Emerging-Market Stocks Slip on Prospect Europe Crisis to Derail Exports
Emerging-market stocks fell the most in a week as the European Commission said the region’s economy will shrink this year, dimming the outlook for exports from developing nations.
The MSCI Emerging Markets Index (MXEF) retreated 0.5 percent to 1,059.26 at the close in New York, the biggest drop since Feb. 16. South Korea’s Kospi Index (KOSPI) fell 1 percent, led by Samsung Electronics Co. (005930), Asia’s biggest exporter of consumer electronics. PGE SA (PGE), Poland’s biggest power producer, tumbled to a three-month low as the government prepared to sell a stake, pushing the country’s benchmark gauge lower. Brazil’s Bovespa Index (IBOV) dropped for a second day, losing 0.4 percent.
The 17-nation euro-region economy, the world’s second largest after the U.S, will contract 0.3 percent in 2012, the European Union’s executive body said today, abandoning a November forecast for 0.5 percent growth. Italy’s economy will shrink 1.3 percent and Spain’s 1 percent, the commission said.
“You’re being hit by a slowdown of demand from the rest of the world, particularly out of Europe, a major customer for many of the emerging markets,” Bruce McCain, who helps oversee more than $20 billion as chief investment strategist at the private- banking unit of KeyCorp, said by phone from Cleveland. “Although you’ve alleviated the financial crisis, you haven’t alleviated the economic decline that seems to be unfolding.”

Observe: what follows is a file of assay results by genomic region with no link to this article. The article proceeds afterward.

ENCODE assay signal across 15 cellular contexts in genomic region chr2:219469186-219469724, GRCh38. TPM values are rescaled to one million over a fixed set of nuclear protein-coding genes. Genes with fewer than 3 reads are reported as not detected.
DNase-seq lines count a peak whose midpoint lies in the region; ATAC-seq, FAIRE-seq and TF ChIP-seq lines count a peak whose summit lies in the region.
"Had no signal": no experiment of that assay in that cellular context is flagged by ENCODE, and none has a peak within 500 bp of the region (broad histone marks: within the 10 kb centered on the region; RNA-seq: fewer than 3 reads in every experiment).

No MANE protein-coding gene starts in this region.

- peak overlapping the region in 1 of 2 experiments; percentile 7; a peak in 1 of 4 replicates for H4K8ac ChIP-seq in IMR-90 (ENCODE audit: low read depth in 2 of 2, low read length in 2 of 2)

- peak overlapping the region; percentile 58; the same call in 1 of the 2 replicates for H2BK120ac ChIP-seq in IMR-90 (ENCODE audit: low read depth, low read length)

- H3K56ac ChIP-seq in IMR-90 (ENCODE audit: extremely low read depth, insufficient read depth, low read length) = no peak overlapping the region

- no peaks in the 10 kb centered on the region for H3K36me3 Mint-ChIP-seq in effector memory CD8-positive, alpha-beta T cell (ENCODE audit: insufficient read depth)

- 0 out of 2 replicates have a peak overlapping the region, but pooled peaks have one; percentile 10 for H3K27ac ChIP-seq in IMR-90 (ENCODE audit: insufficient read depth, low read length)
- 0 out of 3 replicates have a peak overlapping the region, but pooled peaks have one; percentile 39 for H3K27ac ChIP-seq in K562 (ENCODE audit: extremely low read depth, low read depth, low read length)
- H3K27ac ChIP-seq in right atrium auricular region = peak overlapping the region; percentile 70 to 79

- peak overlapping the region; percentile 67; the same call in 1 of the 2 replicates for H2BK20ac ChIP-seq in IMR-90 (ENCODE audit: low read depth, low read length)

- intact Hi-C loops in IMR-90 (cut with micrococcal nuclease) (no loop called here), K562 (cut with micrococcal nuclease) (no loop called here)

Euro-area finance ministers this week approved a 130 billion-euro ($172 billion) aid package for debt-laden Greece and persuaded investors to provide more relief to the nation. That’s helped alleviate the risk of a Greek default, though Europe’s economy will struggle as countries cut spending to reduce liabilities, McCain said.
The MSCI Emerging Markets Index has gained 16 percent this year, compared to a 9.4 percent advance in the MSCI World Index (MXWO) of developed nations. The developed-country gauge trades for 12.9 times estimated earnings, compared with 10.7 for the emerging-markets index.
The Bovespa declined after a report showing Brazilian consumer prices rose more than analysts predicted this month prompted traders to pare bets that interest rates will continue to be lowered. BR Malls Participacoes SA (BRML3), Brazil’s biggest owner of shopping malls, fell 5.3 percent.
Samsung Electronics paced losses by technology companies on the MSCI Index after a revenue forecast from U.S. computer manufacturer Hewlett-Packard Co. fell short of analysts’ estimates as consumers limit purchases of computers.
Samsung sank 3.1 percent and a gauge of emerging-market technology companies fell 1.5 percent, the most among the 10 industry groups on MSCI’s emerging-markets index. Taiwan Semiconductor Manufacturing Co. (2330) lost 2 percent in Taipei, helping drag the Taiex Index (TWSE) down 0.8 percent.
Stocks retreated for a third day in Istanbul, losing 2 percent as Morgan Stanley cut Turkish shares to “underweight” from “equalweight” in its emerging Europe, Middle East and Africa portfolio.
Warsaw-based PGE slid 4.5 percent to 19.37 zloty, pushing Poland’s benchmark WIG20 Index (WIG20) down 1.3 percent. The government will probably sell 7 percent of PGE to institutional investors today for 19.2 zloty a share, two people familiar with the transaction said, asking not to be identified as the information is yet to be made public.
South Africa’s rand strengthened 1.1 percent against the dollar after Finance Minister Pravin Gordhan said moves to rein in the budget deficit faster than planned will shield the economy and prevent a credit-rating downgrade.
The real weakened 0.4 percent, the first drop in four days, as Brazil’s central bank bought dollars in the forwards market to stem the currency’s three-month rally.
The extra yield investors demand to own emerging-market debt over U.S. Treasuries increased for the first time in five days, rising one basis point, or 0.01 percentage point, to 365 basis points, according to JPMorgan Chase & Co.’s EMBI Global Index.
To contact the editors responsible for this story: Emma O’Brien at email@example.com;